Effizient Link (Investing Consultancy) | November 19th, 2018 | https://www.effizientlink.com/stock_markets
Back in 2008, a pioneering crypto-enthusiast succinctly told me what he thought of crypto analysts: “A bunch of f-ing morons who tell you that they’re gurus to make themselves rich.”
Media outlets like Fortune and CNBC unanimously agree that Wall Street’s Wise share the same description.
In all fairness, not all investment analysts are shoddy.
Analysts fall into two buckets: Buy-side and sell-side experts. Buy-side analysts research stocks for money management firms, like hedge funds, mutual fund companies, or boutique investment advisers. They’re objective, so I’d consider their opinions. Sell-side analysts, also called Wall Street analysts, work for brokerage firms or investment banks that handle their clients’ initial public offerings (IPO) or take cuts from the stocks they sell. Naturally, sell-side analysts want to retain their jobs, which forces them to provide
projections that please their employers. It’s the sell-side analyst, mind you, who presents the “convincing” sophisticated models and data. Most analysts I know waffle between honesty and bringing in new banking business. They're not willfully corrupt, but the reward incentive is too great. They get higher commissions, attractive pay, bonuses, leverage, and promotions when they bring in more money, namely when they sell their employer’s stock.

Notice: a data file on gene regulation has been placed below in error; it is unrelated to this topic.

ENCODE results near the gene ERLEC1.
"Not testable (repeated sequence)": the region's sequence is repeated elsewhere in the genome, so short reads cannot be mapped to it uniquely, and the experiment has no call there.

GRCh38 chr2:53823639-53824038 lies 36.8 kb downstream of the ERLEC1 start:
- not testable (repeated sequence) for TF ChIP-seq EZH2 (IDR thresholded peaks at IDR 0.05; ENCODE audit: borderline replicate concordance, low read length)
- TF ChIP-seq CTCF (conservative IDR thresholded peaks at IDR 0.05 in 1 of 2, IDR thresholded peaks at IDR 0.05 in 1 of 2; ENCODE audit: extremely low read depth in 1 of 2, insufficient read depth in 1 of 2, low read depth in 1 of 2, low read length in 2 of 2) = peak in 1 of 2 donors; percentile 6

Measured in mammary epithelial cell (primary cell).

Case in point?
In 2009, Mike Mayo, analyst at Credit Suisse First Boston audaciously downgraded the entire banking industry, thereby threatening CSFB’s contacts. The investment banking division fired him.
Let’s check the logic. If analysts tell you to “hold or “buy” a stock that means they’re indicating you may benefit from potential price appreciation over time. Which type of stocks are they boosting? The hot ones with large trading volume - which means, everyone is buying that stock, thereby leveraging its cost. Defeats the point, uh?
In a remarkable piece of research, website Equity-Research found that 78 percent of the stocks Wall Street investors told clients to “buy” or “strong buy” in 2007, dorked. Which stocks profited? Those the analysts downgraded, like Sears Holdings and Ford Motor, that doubled and quadrupled in 2008. Similarly, analysts urged retails investors to “buy” Bank of America and Citigroup in 2007. Both institutions cratered the following year.
“So,” the market research service concluded, “When your broker calls to offer you his analysts’ ‘top picks’, maybe you’d be better off asking him which stocks his analyst hates. Or you could just let the phone ring.”
The Securities and Exchange Commission (SEC) routinely warns against conflicts of interest, but no amount of regulations can eliminate analyst's bias.
In short, the Chinese wall that supposedly exists between employers and their analysts is as solid as a rice cake.
No wonder Wall Street plans to replace humans with robots.